President Joe Biden greets U.S. Rep. John Larson, a Democrat from Connecticut’s 1st District (back to camera), and Gov. Ned Lamont after landing at Bradley International Airport en route to the National Safer Communities Summit at University of Hartford last year. / Photo by Tyler Russell, CT  Public

By Mark Pazniokas /

Gov. Ned Lamont made public Monday what he has been saying privately about the post-debate viability of President Joe Biden’s campaign: The 81-year-old president has yet to show he can move beyond questions over his fitness.

“We can’t play defense for the next four months,” Lamont said of his fellow Democrat in an interview. “We’ve been playing defense for 10 days waiting for the dust to settle. The dust is settling, and we’re still playing defense. And that does not win elections.”

Lamont, who was the first governor to support Biden for president, had remained publicly silent on the troubling debate while expressing concerns about Biden’s ability to win in meetings with Democratic governors, as well as the president and White House staff.

He spoke to the Connecticut Mirror on a day when Biden suggested doubters stand down or consider challenging him at next month’s Democratic National Convention in Chicago.

Lamont was in the meeting last week, participating virtually, when Biden told governors he is in the race to stay, a position unchanged. 

One source familiar with the session said a senior Biden adviser pushed back at Lamont’s private comment that even Tom Brady, perhaps the greatest quarterback ever to play in the NFL, eventually retired.

Yes, the adviser shot back, but Brady won the Super Bowl for Tampa Bay a year after the Patriots decided it was time to move on.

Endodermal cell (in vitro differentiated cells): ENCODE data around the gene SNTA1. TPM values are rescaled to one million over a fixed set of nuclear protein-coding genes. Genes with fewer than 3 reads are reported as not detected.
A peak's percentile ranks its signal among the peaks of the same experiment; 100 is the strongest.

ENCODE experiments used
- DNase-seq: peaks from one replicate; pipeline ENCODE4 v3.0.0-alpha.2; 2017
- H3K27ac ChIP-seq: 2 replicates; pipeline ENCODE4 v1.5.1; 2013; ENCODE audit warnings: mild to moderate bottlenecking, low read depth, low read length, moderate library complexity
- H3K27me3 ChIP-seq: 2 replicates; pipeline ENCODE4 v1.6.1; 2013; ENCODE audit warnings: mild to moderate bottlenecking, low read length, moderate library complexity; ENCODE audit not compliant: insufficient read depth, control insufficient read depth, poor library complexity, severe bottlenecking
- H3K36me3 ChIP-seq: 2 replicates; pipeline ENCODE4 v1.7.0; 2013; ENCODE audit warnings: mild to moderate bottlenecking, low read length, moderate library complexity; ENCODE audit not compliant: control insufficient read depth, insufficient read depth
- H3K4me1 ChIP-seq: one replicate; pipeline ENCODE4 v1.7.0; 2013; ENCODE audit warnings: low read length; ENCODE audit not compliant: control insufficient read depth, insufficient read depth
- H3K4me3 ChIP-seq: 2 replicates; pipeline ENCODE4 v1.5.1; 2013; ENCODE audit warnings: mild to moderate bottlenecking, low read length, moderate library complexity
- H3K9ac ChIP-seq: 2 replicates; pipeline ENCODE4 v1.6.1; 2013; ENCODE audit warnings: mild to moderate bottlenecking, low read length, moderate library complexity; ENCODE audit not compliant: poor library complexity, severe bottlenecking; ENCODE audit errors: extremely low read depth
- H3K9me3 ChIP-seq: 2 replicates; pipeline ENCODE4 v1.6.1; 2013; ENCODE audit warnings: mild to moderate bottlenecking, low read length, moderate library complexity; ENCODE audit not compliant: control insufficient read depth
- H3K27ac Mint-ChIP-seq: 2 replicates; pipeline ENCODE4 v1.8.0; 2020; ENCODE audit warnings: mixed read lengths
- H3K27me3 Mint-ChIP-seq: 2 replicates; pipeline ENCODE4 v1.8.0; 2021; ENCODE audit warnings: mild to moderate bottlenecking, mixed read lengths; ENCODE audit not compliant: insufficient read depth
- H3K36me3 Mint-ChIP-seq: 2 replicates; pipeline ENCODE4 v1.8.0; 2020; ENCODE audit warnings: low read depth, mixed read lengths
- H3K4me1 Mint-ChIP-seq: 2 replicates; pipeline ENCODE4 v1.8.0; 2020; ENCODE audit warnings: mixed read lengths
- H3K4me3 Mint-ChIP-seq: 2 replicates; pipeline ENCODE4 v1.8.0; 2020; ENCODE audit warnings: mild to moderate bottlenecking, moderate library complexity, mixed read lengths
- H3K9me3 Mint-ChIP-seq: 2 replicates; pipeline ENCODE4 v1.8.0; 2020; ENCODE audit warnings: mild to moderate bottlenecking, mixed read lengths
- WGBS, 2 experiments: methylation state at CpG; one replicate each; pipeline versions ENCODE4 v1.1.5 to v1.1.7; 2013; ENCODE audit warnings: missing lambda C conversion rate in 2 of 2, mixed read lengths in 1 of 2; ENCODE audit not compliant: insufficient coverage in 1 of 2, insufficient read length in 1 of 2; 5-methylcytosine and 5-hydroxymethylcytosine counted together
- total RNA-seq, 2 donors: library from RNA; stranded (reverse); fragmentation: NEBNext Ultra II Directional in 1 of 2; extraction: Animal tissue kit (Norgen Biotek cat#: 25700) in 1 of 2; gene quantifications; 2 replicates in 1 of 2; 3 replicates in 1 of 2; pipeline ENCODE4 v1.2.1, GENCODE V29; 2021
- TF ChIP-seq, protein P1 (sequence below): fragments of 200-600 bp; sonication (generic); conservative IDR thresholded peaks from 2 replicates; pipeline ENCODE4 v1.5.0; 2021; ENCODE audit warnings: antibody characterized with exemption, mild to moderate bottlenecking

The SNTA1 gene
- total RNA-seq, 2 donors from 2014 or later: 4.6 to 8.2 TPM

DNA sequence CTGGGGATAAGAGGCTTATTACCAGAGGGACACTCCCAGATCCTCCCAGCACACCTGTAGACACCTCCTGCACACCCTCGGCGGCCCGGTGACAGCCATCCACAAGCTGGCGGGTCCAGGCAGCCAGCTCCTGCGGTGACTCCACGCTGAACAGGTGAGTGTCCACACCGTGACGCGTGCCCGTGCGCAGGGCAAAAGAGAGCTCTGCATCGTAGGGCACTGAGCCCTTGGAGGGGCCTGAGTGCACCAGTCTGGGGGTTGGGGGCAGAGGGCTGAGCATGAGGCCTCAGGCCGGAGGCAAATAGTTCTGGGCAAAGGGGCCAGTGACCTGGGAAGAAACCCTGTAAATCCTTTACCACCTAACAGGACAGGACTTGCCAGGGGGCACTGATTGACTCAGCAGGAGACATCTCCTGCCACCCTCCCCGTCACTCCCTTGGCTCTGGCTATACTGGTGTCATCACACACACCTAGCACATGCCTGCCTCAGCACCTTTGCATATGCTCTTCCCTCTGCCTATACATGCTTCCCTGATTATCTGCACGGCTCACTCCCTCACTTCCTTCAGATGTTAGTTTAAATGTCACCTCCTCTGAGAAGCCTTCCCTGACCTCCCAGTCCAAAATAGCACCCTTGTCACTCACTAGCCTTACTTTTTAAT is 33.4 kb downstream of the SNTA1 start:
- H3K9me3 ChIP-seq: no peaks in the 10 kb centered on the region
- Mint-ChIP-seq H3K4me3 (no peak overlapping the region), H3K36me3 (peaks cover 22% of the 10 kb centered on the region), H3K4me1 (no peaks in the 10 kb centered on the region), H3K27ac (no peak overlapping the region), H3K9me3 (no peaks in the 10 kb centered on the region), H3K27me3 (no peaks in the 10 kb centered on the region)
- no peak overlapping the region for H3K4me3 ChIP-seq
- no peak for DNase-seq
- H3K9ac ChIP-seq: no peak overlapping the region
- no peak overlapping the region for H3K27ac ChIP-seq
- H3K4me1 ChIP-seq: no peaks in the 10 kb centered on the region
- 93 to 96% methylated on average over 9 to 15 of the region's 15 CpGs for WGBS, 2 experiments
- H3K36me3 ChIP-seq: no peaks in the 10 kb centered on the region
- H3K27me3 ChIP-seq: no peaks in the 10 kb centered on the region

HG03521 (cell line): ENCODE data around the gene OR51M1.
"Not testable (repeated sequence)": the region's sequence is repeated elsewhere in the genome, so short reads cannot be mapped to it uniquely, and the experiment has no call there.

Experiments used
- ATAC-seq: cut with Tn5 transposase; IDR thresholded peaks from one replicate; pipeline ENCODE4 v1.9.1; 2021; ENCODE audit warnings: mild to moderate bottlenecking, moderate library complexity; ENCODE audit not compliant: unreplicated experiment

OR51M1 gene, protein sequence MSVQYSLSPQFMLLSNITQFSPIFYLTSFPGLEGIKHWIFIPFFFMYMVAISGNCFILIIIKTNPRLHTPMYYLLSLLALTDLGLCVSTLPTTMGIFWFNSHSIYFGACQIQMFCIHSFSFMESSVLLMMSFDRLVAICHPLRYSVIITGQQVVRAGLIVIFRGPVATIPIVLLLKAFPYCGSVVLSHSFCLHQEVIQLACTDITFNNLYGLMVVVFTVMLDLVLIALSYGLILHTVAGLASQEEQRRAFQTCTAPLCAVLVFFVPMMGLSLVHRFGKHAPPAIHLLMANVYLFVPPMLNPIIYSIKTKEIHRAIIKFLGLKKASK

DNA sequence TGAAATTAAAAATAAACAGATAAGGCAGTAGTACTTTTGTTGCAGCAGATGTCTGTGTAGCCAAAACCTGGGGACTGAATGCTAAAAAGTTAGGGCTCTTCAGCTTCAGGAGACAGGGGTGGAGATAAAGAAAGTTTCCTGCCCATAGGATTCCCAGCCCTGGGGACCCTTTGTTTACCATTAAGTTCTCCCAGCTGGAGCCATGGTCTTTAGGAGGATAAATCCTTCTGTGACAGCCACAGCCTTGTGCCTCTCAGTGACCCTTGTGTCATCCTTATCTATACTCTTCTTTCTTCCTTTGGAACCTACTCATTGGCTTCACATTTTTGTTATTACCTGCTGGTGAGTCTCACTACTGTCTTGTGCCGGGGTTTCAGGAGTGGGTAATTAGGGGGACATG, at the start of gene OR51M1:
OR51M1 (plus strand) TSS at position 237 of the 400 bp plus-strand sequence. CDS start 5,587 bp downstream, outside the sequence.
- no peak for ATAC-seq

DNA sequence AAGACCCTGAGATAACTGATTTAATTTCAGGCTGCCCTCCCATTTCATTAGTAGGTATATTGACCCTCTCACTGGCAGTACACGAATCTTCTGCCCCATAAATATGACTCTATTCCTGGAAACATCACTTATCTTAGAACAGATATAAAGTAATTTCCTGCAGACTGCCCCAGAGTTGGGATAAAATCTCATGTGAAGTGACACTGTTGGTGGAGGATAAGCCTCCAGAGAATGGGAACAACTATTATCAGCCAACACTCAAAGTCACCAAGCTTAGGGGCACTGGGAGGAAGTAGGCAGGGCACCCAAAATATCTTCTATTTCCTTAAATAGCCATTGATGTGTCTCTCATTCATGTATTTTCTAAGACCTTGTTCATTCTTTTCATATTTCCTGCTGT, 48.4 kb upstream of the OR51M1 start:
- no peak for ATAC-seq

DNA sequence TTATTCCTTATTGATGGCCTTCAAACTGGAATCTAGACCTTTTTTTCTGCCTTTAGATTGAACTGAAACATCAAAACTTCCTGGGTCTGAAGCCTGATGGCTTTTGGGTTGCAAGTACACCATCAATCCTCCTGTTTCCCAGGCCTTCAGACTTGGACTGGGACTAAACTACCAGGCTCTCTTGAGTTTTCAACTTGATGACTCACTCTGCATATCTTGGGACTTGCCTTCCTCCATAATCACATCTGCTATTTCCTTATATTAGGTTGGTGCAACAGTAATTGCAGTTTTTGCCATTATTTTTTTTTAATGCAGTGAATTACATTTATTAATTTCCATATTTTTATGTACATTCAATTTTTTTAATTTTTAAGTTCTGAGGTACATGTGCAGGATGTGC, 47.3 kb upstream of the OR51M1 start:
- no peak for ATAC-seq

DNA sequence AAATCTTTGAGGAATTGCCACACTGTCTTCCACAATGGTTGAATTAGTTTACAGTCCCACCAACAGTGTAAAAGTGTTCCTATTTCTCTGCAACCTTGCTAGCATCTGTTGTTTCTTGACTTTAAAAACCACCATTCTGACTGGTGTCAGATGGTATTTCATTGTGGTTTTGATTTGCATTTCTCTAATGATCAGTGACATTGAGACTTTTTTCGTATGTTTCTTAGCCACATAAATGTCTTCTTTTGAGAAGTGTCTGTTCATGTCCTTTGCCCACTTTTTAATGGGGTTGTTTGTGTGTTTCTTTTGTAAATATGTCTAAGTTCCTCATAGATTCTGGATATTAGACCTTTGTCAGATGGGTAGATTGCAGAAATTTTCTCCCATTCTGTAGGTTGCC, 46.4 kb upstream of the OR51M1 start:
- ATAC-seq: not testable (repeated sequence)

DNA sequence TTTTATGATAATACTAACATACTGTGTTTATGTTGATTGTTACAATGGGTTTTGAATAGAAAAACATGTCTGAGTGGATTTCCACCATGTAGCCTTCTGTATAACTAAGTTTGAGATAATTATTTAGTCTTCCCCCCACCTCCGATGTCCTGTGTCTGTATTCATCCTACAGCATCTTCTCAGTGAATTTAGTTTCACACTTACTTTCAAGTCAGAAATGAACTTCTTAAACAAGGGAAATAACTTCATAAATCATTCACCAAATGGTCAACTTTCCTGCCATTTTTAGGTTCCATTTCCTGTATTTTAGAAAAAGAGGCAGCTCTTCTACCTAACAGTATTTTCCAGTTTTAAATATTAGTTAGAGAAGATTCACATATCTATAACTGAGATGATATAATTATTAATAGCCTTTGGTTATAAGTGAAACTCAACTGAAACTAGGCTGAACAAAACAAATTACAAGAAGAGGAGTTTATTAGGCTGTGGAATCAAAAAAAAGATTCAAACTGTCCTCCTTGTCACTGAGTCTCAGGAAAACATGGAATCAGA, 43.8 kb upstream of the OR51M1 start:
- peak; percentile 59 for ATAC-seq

On Monday, Lamont did not call for Biden to quit the race, but instead relayed concerns he believes he shares with many Democrats about Biden’s ability to refocus the race on Donald Trump, the presumptive Republican nominee and convicted felon who faces additional charges for, among other things, his alleged role encouraging the Jan. 6, 2021, insurrection at the U.S. Capitol.

Gov. Maura Healy of Massachusetts was the first Democratic governor to publicly suggest Biden at least consider exiting the race, while promising her continued support if he stays in the race.

“The best way forward right now is a decision for the president to make. Over the coming days, I urge him to listen to the American people and carefully evaluate whether he remains our best hope to defeat Donald Trump,” she said in a statement posted Friday. “Whatever President Biden decides, I am committed to doing everything in my power to defeat Donald Trump.”

Her framing reflects the dilemma facing Democrats: Nudging him toward an exit while trying not to further damage him should he decline.

As reported by Politico, Biden noted that Healy said nothing of the sort to his face last Wednesday when two other New England governors did confront him, according to the New York Times and other outlets.

Lamont said Monday the president’s interview with ABC’s George Stephanopoulos last Friday underscored the difficult road ahead: A week after the debate, Biden was defensive throughout over a performance that raised alarms over his physical and cognitive health.

The governor backed Biden in the first hours of his candidacy five years ago — not with a statement, but a check.

Lamont made an unsolicited contribution of $3,000 to Biden on April 24, 2019, the day Biden formally became a candidate for president. It actually was $200 more than the $2,800 maximum, and the difference was refunded.